Cleveland Some athletes work hard to attract attention.
Others, such as Scot Pollard, literally are born with the quality.
On Feb. 12, 1975, the Cavaliers' backup forward checked into the world at 13 pounds, 8 ounces. He measured 24 inches in length.
Years before donning his first pair of samurai pants or treating his hair the way Edward Scissorhands would a shrub, Pollard knew how to draw a crowd.
"Doctors and nurses were coming down to the maternity ward just to get a look at him," Pollard's mother, Marlyn, said in a phone interview from Provo, Utah.
"Scot likes to tell people he was never shorter than 2 feet tall."
Hard work and grit have allowed Pollard (6-foot-11, 265 pounds) to enjoy a 10-year NBA career. He dives for loose balls, battles for rebounds, and relishes every minute.
His basketball talents are journeyman material, but his quick wit, outrageous fashion sense and peculiar background have placed him on everybody's all-NBA interview team.
At Cavs media day, Pollard, a Kansas University product, was asked whether he was looking forward to playing alongside LeBron James. Pollard went Jim Carrey on his inquisitors.
"Am I excited to play with LeBron? It's awesome,'' Pollard said on Oct. 2 while sporting his hair in a Mohawk. "I'm a witness. I got the T-shirt and everything. I just wish I could have his Nike shoe contract."
Pollard joked that his only endorsement deal is with Fun Dip, the Nestle-manufactured candy.
"I guess I like to float my own boat," said Pollard, who signed a one-year free-agent deal in the off-season. "It's what keeps me sane."
Some might challenge Pollard's mental state, but those who know him say it's all in fun. Besides, anyone who called Ron Artest a teammate for three seasons is entitled to some eccentricities.
Pollard has a catalog of talking points.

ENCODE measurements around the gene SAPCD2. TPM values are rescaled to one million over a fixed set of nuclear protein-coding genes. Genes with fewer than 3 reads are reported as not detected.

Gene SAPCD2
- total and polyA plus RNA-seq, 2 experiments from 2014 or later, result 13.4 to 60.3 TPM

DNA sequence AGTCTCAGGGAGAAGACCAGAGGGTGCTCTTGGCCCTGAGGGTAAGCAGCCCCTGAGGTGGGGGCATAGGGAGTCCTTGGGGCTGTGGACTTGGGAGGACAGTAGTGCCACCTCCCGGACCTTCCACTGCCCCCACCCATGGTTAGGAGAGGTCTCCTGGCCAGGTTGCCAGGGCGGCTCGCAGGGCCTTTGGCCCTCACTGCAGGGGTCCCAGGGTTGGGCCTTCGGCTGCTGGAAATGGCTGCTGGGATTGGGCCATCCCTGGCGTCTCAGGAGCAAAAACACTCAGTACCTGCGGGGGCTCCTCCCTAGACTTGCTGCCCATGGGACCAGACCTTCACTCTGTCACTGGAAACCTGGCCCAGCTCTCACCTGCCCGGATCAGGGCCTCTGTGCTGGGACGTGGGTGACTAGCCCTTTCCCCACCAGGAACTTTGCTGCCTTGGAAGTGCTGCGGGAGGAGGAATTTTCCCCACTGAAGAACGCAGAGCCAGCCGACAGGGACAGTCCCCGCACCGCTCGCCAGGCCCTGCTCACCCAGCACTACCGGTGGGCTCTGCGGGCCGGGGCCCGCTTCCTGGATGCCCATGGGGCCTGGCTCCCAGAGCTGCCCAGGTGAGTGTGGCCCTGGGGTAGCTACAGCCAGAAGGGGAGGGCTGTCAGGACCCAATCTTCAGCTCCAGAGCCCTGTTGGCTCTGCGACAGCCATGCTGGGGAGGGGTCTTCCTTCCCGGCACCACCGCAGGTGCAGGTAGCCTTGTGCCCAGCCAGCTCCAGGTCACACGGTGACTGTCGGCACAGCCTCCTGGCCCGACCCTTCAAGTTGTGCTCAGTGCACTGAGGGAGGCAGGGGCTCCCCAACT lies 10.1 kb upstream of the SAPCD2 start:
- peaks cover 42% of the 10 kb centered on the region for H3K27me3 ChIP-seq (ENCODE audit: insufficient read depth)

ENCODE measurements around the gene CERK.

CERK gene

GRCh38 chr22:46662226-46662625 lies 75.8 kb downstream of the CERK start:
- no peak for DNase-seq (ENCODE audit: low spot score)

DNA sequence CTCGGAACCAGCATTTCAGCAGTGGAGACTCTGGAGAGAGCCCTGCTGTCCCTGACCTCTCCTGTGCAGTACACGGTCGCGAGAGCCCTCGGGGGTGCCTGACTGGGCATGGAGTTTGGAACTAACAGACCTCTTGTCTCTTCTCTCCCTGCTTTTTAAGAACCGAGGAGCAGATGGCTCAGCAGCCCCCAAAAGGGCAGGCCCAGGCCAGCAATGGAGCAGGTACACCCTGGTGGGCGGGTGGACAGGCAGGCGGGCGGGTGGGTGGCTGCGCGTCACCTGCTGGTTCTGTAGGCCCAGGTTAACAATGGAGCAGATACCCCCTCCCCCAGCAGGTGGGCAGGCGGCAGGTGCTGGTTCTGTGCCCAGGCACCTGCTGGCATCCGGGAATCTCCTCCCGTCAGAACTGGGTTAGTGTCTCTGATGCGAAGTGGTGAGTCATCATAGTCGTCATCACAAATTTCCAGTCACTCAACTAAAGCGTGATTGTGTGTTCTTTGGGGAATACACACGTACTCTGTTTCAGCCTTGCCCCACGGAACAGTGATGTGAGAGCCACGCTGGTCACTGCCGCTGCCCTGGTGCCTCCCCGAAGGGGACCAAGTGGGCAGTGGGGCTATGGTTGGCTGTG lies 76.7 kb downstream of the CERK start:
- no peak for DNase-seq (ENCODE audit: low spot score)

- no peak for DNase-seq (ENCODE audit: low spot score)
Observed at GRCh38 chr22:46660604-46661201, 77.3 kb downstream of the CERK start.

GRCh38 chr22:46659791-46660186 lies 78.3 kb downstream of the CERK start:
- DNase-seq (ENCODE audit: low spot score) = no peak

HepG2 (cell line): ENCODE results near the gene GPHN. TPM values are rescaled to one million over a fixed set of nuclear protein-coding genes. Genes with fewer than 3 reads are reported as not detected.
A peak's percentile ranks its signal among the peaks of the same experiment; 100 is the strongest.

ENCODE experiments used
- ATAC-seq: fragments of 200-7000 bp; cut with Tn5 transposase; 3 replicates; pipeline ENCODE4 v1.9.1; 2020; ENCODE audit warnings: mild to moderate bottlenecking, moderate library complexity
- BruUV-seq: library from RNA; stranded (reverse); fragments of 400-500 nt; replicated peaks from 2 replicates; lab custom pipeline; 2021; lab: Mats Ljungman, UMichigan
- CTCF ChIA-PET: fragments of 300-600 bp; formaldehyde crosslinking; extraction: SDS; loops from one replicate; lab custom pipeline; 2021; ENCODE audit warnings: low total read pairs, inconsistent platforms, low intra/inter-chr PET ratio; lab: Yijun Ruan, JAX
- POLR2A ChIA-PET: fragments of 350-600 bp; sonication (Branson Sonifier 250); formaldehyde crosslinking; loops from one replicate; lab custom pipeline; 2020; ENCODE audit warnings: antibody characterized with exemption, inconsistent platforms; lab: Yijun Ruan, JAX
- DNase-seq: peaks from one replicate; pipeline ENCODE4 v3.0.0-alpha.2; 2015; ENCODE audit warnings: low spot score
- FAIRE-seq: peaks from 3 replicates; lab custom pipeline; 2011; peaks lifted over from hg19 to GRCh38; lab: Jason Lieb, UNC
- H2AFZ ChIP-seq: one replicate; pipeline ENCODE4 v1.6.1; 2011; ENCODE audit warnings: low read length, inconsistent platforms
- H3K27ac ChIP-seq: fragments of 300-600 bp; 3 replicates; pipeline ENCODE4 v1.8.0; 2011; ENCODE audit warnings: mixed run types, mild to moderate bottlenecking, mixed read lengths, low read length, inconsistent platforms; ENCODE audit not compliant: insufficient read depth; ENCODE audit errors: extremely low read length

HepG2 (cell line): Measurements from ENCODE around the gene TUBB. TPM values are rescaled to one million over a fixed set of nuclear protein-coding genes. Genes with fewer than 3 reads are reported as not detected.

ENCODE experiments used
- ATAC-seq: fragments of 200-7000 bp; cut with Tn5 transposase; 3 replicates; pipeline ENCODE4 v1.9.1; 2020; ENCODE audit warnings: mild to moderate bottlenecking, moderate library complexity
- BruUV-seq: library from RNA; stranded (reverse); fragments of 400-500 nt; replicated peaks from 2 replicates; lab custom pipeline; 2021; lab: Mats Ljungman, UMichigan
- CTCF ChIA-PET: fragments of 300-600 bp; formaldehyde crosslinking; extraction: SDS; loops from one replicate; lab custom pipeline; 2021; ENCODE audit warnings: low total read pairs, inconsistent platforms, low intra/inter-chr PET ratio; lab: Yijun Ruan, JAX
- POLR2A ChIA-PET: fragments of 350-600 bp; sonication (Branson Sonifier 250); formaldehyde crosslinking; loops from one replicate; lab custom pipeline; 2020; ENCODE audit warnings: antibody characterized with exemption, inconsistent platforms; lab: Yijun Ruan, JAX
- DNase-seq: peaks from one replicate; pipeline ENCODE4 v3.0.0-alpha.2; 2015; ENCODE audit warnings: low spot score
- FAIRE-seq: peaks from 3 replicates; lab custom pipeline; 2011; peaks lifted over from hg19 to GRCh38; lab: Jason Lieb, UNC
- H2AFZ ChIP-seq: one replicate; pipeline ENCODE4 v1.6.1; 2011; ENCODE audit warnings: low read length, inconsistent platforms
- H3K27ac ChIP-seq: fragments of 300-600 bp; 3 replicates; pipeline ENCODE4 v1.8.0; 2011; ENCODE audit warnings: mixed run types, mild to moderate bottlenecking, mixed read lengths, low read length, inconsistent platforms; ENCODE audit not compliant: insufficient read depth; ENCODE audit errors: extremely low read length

¢ He grew up as one of six children in a devout Mormon home, but never embraced the religion.
¢ He did not take basketball or school seriously until after his father - University of Utah hoops legend Pearl "Poison" Pollard - died when Scot was 16.
Pollard has a tattoo on his back that reads, Son of Poison.
¢ He enjoys vintage cars, and drove around Kansas University in a 1972 Cadillac convertible he calls Marvin.
¢ He proposed to his wife, Mindy, in front of 16,000 fans at a Jayhawks Midnight Madness practice. His wife also is something of a free spirit, a woman who shops for his unusual fashions and suggests different hairstyles.
"She inflames (my quirks) sometimes," Pollard said. "She will say, 'Why don't you grow your hair this way?' She painted my nails in college."
Fingers or toes?
"Both," he said.
Pollard's hairstyles and facial features have run the gamut: ponytails, spiked hair, mutton chops, Van Dykes, handlebar mustaches. As a member of the Sacramento Kings, he went through a John Belushi "Samurai Warrior" phase.
Pollard, who received his degree in education, is a history buff and just finished reading about the final days of Abraham Lincoln's assassin, John Wilkes Booth.
"Booth hid in a thicket for five days out in the woods," Pollard said. "I like history, I don't like fiction."
Pollard's life is testimony that truth is indeed stranger than fiction.